Making the NCAA tournament is an extremely impressive feat. Currently, only 19 percent (68 of 353) of all DI teams make the field every year.
But making the tournament doesn’t mean you’ll be there for long. Since the third-place game was abolished in 1982, there’s been no margin for error. Lose one game, and your season is over.
That makes the teams in this list — the ones that have the highest NCAA tournament winning percentage throughout their entire program history — that much more impressive.
Here are the top nine teams in March:
Records were taken from the official NCAA record book, and were updated through the 2019 tournament. Teams must have played a minimum of 20 NCAA tournament games to qualify for the list.
9. UConn — 66.3%
Total games: 86
UConn’s four national championships rank sixth all time, behind UCLA, Kentucky, UNC, Duke, and Indiana. In 1951, UConn made its first NCAA tournament appearance, losing to St. John’s in the first round. In its first 13 tournament appearances, UConn only made it out of the first round four times. But that tournament performance took a turn when Jim Calhoun took over in 1986-87, and led the Huskies to four Final Fours and three championships before retiring in 2012.
8. Michigan State — 68.3%
Total games: 101
After Tom Izzo made his first NCAA tournament appearance with the Spartans in 1998, Michigan State hasn’t missed a single NCAA tournament. That 22-year streak of appearances puts them in third place behind Kansas (30) and Duke (24) for the current record.
7. Michigan — 68.4%
Total games: 79
Michigan is the only team on this list that hasn’t won more than one national championship. In 1989, assistant Steve Fisher was promoted to head coach before the NCAA tournament, and led the Wolverines to six straight wins and an 80-79 win over Seton Hall for the title. Apart from that one 6-0 performance, Michigan is 48-25 (65.7%) in tournament play.
6. Kansas — 69.7%
Total games: 155
Kansas holds both the current and all-time record for consecutive NCAA tournament appearances, having not missed the tournament since 1989. That streak has also seen them become one of just five teams with 100 tournament wins.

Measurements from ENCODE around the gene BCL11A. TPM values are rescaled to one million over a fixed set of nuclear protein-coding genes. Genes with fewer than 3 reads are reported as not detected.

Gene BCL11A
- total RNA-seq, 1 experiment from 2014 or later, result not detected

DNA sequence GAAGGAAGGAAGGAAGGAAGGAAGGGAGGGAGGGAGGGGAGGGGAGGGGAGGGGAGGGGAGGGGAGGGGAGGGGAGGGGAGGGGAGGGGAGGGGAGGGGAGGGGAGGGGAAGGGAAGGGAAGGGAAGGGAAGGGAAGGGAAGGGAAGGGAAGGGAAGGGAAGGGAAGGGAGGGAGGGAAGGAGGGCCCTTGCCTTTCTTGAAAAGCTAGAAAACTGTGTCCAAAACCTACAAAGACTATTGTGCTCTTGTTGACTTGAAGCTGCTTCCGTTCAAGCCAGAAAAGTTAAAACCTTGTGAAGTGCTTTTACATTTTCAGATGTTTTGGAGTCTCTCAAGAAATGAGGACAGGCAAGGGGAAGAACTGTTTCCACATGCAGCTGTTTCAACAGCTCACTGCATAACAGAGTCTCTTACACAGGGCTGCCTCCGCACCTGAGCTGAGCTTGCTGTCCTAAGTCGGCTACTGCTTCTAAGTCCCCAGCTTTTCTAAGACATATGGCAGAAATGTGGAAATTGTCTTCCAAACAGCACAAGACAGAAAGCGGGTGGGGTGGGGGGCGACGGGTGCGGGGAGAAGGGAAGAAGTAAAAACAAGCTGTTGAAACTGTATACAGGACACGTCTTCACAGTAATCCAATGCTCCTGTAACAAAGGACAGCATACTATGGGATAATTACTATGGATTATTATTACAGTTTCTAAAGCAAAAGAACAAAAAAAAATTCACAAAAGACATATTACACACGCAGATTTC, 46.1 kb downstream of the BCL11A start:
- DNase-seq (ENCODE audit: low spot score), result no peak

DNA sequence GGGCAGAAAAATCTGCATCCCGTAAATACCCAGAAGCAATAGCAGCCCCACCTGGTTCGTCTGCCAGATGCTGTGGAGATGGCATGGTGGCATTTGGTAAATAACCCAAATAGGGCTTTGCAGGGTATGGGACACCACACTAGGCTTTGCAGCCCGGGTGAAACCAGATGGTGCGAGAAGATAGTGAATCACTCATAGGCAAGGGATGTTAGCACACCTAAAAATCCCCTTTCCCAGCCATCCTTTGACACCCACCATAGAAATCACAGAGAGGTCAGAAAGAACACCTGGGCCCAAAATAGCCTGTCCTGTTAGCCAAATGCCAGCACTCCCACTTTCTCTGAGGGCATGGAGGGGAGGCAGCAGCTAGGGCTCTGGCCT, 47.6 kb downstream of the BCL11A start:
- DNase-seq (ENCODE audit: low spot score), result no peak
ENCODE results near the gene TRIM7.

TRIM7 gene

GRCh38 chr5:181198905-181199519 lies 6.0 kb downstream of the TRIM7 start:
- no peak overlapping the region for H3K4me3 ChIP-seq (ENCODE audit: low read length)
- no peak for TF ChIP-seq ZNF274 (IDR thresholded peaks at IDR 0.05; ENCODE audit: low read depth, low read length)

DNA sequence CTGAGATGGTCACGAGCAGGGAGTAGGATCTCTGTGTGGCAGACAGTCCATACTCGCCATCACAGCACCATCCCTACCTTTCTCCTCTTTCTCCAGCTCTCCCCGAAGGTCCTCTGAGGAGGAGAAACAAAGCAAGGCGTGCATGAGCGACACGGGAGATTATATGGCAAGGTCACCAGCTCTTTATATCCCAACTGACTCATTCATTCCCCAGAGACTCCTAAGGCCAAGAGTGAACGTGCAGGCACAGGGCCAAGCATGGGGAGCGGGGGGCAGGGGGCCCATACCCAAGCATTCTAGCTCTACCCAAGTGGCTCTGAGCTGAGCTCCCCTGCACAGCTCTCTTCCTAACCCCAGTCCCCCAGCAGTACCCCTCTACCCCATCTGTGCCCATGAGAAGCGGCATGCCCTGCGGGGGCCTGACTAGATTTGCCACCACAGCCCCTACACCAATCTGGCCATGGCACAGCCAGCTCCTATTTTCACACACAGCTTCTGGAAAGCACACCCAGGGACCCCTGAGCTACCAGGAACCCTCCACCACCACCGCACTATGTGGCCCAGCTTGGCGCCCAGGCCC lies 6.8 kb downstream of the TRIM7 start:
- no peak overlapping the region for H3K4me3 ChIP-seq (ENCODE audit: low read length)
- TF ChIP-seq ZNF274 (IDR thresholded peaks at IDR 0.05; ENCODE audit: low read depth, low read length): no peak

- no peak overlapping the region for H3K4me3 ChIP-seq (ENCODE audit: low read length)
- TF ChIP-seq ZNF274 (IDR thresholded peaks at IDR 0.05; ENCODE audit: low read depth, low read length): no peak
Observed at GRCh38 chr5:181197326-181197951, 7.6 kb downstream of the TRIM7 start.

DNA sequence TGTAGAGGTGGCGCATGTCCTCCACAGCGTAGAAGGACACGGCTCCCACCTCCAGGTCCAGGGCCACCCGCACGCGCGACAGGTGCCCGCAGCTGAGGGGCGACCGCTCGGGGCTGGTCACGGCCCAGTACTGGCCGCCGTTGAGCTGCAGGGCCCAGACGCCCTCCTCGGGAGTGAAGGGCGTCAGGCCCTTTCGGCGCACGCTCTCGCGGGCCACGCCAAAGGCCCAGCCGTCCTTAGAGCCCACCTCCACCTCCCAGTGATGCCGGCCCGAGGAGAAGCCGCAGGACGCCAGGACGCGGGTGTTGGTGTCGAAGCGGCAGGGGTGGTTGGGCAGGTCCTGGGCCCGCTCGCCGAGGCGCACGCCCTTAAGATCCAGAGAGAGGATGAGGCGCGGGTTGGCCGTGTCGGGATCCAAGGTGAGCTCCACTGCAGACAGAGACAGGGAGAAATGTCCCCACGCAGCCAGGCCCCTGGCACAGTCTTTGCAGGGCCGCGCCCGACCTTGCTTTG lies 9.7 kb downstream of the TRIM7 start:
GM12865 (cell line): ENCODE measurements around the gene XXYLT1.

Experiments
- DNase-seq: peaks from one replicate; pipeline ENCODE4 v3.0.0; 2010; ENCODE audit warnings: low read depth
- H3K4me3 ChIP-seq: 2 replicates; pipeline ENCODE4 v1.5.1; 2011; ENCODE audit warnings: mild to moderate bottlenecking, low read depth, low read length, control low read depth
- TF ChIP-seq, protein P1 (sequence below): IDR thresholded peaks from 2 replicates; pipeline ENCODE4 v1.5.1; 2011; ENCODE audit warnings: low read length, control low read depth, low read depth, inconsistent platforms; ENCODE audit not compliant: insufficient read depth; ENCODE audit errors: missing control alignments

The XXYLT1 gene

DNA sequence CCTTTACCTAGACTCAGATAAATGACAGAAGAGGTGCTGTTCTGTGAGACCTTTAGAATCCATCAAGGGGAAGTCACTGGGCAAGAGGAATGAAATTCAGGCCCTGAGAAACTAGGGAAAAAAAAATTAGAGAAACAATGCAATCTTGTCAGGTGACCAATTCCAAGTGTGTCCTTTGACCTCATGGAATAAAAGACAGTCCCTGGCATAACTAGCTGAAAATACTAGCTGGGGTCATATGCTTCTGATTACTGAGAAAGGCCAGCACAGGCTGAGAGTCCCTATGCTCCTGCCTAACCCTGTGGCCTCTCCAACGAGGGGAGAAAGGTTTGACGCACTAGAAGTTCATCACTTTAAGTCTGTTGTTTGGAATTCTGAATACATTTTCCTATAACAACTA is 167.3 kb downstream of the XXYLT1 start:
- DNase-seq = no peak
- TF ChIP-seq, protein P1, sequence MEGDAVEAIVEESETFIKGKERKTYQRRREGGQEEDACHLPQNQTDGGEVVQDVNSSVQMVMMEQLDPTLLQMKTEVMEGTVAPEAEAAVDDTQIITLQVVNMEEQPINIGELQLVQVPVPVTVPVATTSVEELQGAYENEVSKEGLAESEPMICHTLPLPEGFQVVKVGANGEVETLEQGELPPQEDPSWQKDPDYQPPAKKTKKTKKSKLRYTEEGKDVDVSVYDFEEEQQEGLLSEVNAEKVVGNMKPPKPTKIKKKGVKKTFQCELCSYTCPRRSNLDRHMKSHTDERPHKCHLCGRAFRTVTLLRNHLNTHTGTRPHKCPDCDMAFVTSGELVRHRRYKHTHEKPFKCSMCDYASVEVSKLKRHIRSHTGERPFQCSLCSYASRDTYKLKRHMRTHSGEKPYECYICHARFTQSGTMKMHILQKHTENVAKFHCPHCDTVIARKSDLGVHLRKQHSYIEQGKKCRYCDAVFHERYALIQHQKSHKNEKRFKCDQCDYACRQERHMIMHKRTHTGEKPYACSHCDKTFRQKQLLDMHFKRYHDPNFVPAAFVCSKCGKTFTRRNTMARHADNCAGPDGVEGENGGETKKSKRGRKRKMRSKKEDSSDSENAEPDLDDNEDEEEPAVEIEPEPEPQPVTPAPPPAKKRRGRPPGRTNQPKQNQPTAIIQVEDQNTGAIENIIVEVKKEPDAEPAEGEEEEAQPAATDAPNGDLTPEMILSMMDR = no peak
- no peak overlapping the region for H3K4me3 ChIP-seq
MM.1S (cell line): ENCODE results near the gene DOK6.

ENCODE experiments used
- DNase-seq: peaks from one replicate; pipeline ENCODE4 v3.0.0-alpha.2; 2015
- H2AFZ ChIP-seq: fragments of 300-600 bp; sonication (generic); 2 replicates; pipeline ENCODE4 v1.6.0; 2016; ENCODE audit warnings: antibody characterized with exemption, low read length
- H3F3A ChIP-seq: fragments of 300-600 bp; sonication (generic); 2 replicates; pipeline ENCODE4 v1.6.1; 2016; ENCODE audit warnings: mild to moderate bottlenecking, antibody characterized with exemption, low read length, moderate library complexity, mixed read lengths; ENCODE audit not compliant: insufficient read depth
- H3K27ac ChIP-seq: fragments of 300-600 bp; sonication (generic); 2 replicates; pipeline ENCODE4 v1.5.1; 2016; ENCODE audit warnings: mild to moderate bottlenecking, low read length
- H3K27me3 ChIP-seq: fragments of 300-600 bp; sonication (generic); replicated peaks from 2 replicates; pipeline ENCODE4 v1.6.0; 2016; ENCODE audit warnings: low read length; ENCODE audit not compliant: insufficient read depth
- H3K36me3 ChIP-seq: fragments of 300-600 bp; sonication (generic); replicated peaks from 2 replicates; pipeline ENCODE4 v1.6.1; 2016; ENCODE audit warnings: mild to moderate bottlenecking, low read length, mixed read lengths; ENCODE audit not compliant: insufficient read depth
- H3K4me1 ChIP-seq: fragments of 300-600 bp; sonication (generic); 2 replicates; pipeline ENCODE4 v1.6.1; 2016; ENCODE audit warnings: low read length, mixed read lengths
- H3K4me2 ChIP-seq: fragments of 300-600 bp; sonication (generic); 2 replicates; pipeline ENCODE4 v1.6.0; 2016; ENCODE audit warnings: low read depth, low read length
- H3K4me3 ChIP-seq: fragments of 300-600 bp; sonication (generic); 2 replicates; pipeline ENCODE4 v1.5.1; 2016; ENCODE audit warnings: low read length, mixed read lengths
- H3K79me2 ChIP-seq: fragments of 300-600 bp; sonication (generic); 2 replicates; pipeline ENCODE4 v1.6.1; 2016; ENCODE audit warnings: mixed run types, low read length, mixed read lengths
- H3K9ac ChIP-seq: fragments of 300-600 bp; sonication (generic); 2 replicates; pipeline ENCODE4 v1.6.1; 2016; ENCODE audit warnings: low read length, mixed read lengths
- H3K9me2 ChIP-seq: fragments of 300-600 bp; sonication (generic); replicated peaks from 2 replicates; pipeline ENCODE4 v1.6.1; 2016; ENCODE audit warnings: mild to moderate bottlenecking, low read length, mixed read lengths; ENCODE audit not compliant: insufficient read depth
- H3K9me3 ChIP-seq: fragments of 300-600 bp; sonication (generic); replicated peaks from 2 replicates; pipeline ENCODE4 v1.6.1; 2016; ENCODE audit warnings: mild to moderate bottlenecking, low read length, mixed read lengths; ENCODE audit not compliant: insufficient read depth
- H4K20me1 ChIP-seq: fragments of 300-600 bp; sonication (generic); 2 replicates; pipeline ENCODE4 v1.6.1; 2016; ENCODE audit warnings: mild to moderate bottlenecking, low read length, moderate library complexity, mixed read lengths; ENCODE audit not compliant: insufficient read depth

5. Florida — 71%
Total games: 62
Compared to the rest of the teams on this list, Florida’s NCAA tournament history book is quite light. The Gators have only played 62 games, but they’ve played them well. In 2007, Florida became one of just seven programs to win back-to-back championships, joining the ranks of Oklahoma State, Kentucky, San Francisco, Cincinnati, UCLA, and Duke.
4. Kentucky — 71.3%
Total games: 181
No team in college basketball history been to more NCAA tournaments or played more NCAA tournament games than Kentucky. The Wildcats have been a part of March Madness 58 times, and somehow won almost three quarters of their games across that entire span. With that performance, it’s no surprise that Kentucky has won eight national championships — second-most all time.
3. UCLA — 71.6%
Total games: 141
Over the course of 11 years, from 1964-1975, UCLA went 44-1 (97.8 percent) in NCAA tournament play, winning 10 national championships. That’s what John Wooden can do for you. During his 27 years with the Bruins, Wooden led the team to 16 NCAA tournaments, and went 51-11 in tournament play (82.3 percent). In all of UCLA’s history sans-Wooden, the Bruins are 50-29 (63.3 percent).
2. North Carolina — 72.8%
Total games: 173
As of 2019, North Carolina is one of just two schools with 50 NCAA tournament appearances, with Kentucky as the only other. Those appearances span eight decades, with at least one Final Four appearance in each, and a championship in five. So yeah, that’s a lot of sustained success.
1. Duke — 75%
Total games: 152
With 13 straight NCAA tournament wins from 1991-1993, Duke sits behind UCLA’s record in the category — just a hair short of the 38 straight UCLA strung together from 1964-1974. But no one stands in front of the Blue Devils when it comes to full NCAA tournament history. Duke has won an astounding three quarters of all NCAA tournament games it’s played in school history.